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In Vitro Testing for the Diagnosis of Anticonvulsant Hypersensitivity Syndrome

A Systematic Review


Anticonvulsant hypersensitivity syndrome (AHS) is a rare and potentially fatal reaction that develops in susceptible patients following exposure to certain drugs, including aromatic anticonvulsants. Because of its ill-defined clinical picture and resemblance to other diseases, the diagnosis of AHS is often difficult and requires a safe and reliable diagnostic test. Other than systemic rechallenge, which is not always ethically permissible and has its own limitations, no reliable diagnostic test is available for this type of disorder. This systematic review attempts to evaluate the usefulness of the available in vitro tests in the diagnosis of AHS — namely, the lymphocyte transformation test (LTT) and the lymphocyte toxicity assay (LTA) — and to examine the different technical aspects of these tests that may contribute to their performance. We included studies in which aromatic anticonvulsant drugs were the likely causes of the hypersensitivity reaction and either the LTT or the LTA was used to aid the diagnosis of AHS. Analysis of original publications from 1950 to the last week of March 2009 and cited in PubMed, MEDLINE and EMBASE has revealed that there are numerous factors affecting the final result of the test, including the following: the timing of the test after exposure; the clinical manifestation of the reactions; the specific drug; and the test procedure and read-out system. In vitro diagnostic tests have the advantage over in vivo tests of being safe to use; however, in vitro tests for the diagnosis of AHS are not well standardized and their sensitivity and specificity are not yet determined. From the reviewed literature, the sensitivity of the LTT and the LTA seem to be around 70% and 90%, respectively, and the positive and negative predictive values of the tests in highly imputable cases are quite high. However, the lack of a gold-standard diagnostic test to prove drug culpability, along with the paucity of large-scale studies, precludes accurate determination of the epidemiological characteristics of these tests. It appears that without further understanding of the mechanisms underlying the pathophysiology of AHS, and how specific drugs and metabolites differentially affect these mechanisms, the development of more reliable tools for AHS diagnosis will be compromised. Consequently, in the absence of further research, the predictability of these tests will remain questionable and they are unlikely to be utilized on a large scale.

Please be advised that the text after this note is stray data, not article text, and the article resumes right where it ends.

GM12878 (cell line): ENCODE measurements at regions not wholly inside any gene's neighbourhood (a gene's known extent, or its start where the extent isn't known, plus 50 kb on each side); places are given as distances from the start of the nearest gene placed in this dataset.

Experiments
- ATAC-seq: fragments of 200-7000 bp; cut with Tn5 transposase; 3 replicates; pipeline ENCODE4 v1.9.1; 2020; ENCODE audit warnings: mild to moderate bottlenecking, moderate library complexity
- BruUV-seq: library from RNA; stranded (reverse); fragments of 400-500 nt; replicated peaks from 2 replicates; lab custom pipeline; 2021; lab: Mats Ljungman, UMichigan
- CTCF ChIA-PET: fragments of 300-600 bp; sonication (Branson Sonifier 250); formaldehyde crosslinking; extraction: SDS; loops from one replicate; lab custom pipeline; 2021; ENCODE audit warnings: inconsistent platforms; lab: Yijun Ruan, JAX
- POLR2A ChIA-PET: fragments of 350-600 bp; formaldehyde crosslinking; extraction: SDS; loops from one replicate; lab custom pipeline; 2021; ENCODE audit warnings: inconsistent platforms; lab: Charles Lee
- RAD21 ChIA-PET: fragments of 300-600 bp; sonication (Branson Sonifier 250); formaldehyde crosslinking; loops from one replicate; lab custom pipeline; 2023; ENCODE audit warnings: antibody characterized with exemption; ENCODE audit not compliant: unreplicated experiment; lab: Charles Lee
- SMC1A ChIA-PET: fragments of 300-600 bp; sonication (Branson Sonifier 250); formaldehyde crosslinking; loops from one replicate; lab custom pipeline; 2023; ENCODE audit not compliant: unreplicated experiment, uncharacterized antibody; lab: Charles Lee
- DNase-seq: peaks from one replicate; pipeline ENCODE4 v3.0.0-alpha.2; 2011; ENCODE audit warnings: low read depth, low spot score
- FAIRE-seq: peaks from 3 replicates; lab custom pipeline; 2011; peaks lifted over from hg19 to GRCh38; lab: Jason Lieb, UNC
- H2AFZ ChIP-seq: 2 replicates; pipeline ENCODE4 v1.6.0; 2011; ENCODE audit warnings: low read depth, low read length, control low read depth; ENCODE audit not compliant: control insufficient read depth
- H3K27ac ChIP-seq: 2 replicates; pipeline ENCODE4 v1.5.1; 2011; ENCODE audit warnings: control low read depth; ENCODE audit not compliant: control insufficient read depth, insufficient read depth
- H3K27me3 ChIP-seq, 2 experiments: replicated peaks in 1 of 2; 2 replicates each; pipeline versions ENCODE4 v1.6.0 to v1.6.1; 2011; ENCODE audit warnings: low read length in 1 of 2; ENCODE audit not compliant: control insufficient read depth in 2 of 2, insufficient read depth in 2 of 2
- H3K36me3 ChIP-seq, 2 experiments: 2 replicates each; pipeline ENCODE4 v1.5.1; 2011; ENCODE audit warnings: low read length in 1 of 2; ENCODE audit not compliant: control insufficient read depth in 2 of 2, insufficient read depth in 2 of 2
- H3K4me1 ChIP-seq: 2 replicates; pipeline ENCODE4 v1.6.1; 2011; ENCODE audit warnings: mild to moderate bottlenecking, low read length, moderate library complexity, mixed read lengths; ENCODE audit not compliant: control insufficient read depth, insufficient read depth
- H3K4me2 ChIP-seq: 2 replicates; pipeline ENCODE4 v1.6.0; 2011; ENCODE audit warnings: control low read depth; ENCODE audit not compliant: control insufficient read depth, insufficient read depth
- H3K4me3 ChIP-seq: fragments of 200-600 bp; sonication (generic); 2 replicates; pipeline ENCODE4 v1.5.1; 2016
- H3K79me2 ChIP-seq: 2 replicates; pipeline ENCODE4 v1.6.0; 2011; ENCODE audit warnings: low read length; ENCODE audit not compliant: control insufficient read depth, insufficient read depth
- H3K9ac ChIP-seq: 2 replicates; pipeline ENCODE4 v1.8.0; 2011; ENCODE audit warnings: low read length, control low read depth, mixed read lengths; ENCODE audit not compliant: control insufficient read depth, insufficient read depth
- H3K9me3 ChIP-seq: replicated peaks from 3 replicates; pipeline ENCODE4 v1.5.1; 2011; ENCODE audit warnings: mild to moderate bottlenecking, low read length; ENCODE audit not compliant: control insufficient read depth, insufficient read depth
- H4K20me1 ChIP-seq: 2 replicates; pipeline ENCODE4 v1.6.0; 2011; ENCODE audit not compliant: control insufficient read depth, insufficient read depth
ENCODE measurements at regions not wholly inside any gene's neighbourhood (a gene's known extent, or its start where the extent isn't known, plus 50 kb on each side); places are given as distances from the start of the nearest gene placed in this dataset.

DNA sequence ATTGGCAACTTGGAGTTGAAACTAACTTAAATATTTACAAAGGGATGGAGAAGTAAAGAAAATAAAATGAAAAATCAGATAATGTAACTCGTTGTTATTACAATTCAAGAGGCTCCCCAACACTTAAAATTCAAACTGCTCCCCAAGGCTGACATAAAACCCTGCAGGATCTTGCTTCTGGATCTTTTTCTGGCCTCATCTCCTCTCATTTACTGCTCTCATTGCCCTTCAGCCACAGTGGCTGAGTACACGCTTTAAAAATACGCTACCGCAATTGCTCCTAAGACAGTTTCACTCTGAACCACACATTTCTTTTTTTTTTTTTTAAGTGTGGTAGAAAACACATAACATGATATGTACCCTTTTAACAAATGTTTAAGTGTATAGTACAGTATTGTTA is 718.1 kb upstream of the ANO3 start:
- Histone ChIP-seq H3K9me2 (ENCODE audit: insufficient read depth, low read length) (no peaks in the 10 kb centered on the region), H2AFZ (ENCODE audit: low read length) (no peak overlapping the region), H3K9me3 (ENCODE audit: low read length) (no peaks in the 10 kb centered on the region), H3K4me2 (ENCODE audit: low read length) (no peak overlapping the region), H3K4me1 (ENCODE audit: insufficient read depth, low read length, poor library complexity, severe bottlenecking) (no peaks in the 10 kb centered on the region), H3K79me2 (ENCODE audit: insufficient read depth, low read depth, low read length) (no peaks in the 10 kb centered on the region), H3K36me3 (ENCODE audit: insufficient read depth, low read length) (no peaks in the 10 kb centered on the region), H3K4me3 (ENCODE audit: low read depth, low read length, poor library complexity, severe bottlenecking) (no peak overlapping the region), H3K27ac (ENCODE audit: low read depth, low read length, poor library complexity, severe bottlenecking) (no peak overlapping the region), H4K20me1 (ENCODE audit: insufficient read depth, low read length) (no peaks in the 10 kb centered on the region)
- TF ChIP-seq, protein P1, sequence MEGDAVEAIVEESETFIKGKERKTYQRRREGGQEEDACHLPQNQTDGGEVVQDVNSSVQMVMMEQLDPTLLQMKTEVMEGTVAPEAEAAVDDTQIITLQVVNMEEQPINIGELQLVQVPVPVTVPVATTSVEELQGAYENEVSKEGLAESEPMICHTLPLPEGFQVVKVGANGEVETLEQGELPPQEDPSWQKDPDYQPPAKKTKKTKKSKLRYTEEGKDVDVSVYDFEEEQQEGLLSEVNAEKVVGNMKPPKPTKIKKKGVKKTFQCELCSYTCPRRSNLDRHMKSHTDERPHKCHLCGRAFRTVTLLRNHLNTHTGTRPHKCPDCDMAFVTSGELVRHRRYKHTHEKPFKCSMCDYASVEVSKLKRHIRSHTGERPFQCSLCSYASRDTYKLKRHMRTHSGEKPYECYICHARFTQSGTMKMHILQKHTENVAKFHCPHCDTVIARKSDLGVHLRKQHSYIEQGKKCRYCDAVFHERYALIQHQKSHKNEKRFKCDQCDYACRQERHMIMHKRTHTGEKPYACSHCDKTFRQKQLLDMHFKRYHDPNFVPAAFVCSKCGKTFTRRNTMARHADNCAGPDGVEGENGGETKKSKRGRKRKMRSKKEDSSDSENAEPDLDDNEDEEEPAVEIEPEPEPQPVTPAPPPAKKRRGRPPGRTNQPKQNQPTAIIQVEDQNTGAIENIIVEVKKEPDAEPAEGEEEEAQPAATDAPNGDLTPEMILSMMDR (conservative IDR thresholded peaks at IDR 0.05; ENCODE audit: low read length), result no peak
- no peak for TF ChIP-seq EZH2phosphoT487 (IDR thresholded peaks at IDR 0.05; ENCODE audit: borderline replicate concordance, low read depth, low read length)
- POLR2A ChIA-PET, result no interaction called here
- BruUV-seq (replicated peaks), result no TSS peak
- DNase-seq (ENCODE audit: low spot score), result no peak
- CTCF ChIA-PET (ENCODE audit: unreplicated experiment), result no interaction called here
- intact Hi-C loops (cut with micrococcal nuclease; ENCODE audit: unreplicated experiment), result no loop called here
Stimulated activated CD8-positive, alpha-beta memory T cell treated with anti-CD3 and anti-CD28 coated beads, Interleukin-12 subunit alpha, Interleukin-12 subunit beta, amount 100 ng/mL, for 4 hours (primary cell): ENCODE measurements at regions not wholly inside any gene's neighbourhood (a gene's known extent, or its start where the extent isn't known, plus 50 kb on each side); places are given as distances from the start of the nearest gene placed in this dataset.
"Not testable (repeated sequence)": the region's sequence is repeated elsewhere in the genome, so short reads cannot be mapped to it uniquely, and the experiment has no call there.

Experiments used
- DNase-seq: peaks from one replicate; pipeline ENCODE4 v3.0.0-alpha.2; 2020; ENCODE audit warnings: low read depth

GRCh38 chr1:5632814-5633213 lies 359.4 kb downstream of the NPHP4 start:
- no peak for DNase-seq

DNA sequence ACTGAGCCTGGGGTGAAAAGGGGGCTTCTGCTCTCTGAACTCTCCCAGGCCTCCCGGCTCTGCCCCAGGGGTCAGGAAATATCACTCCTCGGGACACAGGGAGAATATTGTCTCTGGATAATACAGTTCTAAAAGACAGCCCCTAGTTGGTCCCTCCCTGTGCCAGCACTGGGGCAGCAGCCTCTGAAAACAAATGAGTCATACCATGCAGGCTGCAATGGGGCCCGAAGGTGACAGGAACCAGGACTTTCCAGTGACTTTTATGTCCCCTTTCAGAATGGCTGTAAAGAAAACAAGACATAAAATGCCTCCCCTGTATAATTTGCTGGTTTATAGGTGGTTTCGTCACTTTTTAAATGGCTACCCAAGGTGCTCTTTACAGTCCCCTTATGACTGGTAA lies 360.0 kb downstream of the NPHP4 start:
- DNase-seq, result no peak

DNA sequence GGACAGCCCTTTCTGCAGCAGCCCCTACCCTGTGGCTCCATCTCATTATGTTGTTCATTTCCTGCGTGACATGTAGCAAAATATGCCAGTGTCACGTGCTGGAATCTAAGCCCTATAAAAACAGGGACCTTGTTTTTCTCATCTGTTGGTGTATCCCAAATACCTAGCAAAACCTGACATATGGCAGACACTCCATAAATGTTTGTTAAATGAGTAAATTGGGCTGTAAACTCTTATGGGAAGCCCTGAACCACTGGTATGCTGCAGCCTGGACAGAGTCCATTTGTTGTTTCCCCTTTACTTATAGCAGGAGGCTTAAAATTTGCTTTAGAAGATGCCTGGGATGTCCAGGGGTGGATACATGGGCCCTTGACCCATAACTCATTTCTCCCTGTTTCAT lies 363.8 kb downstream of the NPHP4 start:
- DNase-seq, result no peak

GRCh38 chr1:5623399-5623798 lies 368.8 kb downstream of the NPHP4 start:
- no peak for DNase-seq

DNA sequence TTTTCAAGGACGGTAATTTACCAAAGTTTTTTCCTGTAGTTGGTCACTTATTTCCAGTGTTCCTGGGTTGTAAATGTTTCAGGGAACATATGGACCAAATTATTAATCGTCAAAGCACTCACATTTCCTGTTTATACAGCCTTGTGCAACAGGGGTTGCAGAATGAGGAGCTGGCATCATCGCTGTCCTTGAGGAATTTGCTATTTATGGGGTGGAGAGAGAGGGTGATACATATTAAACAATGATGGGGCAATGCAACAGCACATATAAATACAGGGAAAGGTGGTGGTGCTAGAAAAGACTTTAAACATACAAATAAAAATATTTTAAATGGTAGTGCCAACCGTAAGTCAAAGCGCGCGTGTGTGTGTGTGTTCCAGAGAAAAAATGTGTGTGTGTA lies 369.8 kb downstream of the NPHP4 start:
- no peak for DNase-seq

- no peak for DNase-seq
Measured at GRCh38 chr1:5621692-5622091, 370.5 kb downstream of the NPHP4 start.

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No sources of funding were used to assist in the preparation of this review. The authors have no conflicts of interest that are directly relevant to the content of this review.

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Correspondence to Prof. Gideon Koren.

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Elzagallaai, A.A., Knowles, S.R., Rieder, M.J. et al. In Vitro Testing for the Diagnosis of Anticonvulsant Hypersensitivity Syndrome. Mol Diag Ther 13, 313–330 (2009). https://doi.org/10.1007/BF03256336

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  • Carbamazepine
  • Patch Test
  • Toxic Epidermal Necrolysis
  • Zonisamide
  • Stimulation Index